Mira Nair: [Laughs] They are so in love with film so when they published in the paper that Mira Nair was going to be shooting at Howrah station at 9.30am there was a mob to look at the mob that was already at the station! So it was a mob scene but it was a very behaved mob.

Q. And you were only given one day to shoot at the Taj Mahal?
Mira Nair: Yes, just one day. But they didn’t shut down for us. We just had to do it. But we managed it.

Q. The scenes at the Taj Mahal do inspire the same sense of awe in the viewer that we see in the family. Is it a place you have visited often and does it always have the same effect?
Mira Nair: Yeah. It was my third time. But my family hasn’t been yet, I’m ashamed to say. It’s a humbling experience; simply breathtaking.

Q. How was filming in New York compared to that and bringing out a personal side to it that perhaps audiences haven’t seen so much on film?
Mira Nair: I really wanted to make it the New York I know and love – the bars, the Tribeca lofts versus the one room cold water flats.

Q. I would imagine that working with cinematographer Frederick Elmes was also a pleasure, especially in capturing the differences between the two cities and cultures?
Mira Nair: He’s such a remarkable cinematographer, having worked with so many directors from Cassavettes to Ang Lee and David Lynch. He loved India. He really appreciated my wanting it to have an austerity in the photographic frame. Right now, for instance, we have a photography gallery in New York that has a show called Namesake Inspirations that features images of the classic photographers like Eggleston. Fred loved that thinking of the world as one; thinking of New York and Calcutta as one.

Q. How did you come to work with Nitin Sawhney on the music?
Mira Nair: Every film I make there’s a piece of music that I usually carry with me throughout. In The Namesake it was The Boatman song and that was a sign for me that I should ask him to make this soundtrack. It was a painstaking, long process because every note has to augment the image but he was so talented.

Q. Which of the two stories do you identify with most personally? Gogol’s or Ashima’s?
Mira Nair: Actually, not anyone in particular because I’m neither Ashima nor Gogol. But I know what it is like to be Gogol because I am the mother of a 15-year-old and I know what that feels like. But I wanted to make a kind of song about Ashima and Ashoke and their generation – the stillness within them, the calm and the lack of multi-tasking. They’ll sit and have a cup of tea with each other. It’s like a different planet nowadays.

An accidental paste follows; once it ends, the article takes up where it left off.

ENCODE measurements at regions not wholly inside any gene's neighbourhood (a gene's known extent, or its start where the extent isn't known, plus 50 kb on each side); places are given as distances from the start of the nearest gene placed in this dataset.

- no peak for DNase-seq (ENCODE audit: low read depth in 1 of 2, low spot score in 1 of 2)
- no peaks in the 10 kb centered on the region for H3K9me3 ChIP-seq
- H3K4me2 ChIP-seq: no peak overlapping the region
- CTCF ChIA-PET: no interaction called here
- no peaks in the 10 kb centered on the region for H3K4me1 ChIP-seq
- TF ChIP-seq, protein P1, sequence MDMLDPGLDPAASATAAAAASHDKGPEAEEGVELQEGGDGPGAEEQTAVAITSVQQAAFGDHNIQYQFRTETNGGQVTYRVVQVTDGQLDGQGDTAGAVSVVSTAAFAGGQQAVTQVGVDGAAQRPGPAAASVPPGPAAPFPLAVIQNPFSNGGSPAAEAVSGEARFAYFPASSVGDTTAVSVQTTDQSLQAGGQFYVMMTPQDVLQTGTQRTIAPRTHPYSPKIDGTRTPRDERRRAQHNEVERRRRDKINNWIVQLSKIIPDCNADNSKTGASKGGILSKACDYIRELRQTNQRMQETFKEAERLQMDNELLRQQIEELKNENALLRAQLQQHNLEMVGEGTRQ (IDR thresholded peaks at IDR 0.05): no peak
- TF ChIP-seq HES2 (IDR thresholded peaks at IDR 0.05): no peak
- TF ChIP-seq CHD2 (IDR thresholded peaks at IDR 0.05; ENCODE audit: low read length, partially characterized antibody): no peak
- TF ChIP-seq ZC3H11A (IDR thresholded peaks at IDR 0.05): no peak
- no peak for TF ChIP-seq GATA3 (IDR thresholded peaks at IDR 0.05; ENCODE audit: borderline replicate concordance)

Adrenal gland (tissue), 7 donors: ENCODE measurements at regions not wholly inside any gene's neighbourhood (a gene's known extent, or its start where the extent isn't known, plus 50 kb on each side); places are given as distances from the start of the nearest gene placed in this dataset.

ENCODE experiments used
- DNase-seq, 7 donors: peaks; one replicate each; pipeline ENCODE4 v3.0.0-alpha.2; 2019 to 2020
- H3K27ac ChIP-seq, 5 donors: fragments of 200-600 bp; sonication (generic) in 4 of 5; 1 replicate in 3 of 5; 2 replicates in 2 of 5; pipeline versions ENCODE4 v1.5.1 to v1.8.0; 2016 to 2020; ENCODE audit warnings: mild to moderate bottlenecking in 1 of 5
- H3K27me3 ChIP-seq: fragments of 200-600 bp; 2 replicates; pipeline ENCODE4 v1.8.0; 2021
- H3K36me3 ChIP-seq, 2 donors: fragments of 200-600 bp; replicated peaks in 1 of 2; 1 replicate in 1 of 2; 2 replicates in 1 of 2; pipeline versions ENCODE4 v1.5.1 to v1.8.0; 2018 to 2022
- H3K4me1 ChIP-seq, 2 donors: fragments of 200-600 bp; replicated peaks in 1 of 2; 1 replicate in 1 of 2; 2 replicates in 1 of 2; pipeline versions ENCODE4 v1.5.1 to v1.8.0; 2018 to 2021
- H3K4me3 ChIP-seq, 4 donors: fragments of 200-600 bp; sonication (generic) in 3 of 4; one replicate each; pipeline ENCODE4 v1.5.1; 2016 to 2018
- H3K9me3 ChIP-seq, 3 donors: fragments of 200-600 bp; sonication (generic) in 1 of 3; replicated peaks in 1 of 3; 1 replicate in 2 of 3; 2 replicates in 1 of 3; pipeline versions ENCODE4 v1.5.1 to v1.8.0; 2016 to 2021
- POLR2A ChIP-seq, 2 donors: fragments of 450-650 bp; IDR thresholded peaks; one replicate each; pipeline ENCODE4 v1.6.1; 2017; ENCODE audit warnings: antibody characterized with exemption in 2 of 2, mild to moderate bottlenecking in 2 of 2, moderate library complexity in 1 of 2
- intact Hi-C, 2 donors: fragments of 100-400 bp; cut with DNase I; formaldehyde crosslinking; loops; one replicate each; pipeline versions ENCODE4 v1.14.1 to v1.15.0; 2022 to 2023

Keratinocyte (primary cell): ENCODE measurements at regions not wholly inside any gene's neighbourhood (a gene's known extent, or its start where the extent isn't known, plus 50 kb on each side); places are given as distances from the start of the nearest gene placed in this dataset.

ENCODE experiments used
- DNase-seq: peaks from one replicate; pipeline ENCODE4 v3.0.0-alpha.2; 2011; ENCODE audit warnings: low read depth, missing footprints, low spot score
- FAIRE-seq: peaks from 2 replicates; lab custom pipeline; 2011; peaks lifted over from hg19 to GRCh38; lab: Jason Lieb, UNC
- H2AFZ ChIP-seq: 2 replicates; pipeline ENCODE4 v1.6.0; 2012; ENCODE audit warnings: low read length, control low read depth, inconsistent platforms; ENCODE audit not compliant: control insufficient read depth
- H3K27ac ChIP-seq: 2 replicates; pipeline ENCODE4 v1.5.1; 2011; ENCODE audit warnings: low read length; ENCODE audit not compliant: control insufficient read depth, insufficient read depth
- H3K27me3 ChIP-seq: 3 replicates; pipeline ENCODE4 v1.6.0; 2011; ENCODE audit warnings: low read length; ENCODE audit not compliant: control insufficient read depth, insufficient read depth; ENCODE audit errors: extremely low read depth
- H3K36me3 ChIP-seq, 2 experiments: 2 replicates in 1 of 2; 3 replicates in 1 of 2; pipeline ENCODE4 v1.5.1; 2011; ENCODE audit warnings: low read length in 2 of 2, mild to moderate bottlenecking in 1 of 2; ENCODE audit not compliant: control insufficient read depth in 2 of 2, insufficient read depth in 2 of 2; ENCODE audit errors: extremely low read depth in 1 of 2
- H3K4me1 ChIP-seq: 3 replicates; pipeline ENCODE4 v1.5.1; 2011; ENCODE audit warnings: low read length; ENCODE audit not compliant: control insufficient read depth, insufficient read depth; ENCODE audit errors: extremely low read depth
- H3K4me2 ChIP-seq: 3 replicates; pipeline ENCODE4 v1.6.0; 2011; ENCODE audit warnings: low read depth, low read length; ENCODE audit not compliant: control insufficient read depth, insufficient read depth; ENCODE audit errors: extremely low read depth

Q. Away from The Namesake, you’re producing four films about the AIDs epidemic in India. Can you tell us some more about that?
Mira Nair: It’s an idea I had to raise people’s awareness because our population is so big that once the virus comes in it becomes a pandemic. The love of our stars and our movies is so strong in India. So the Gates Foundation came to me and talked to me about the pandemic and I had this instant idea to make four 15-minute dramatic films using movie stars in each one, with four popular commercial Indian directors.

We’re each making a 15-minute film on different aspects of the virus. Mine is called Migration. The idea is that we will attach these to a Bollywood blockbuster in the theatre and raise awareness among viewers, so that they will wake up to AIDs. We’ll then put them together for an hour-long programme on television and take them to festivals to spread the word further.

Q. Are you working with Johnny Depp next? What’s that about?
Mira Nair: Yes [smiles]. It’s called Shantaram and we’re going to shoot in November. It’s also based on a best-selling novel about a heroin addict who escapes from prison in Australia and comes to Bombay by chance to disappear. It’s a true story. He becomes a slum doctor mostly to preserve his anonymity but he gradually meets a series of people who change his life.

Q. I guess he must be one of the names near the top of every director’s wish list?
Mira Nair: He’s amazing. He has such humility about the world and a curiosity. And he’s not afraid to be iconoclastic.

Read our review of The Namesake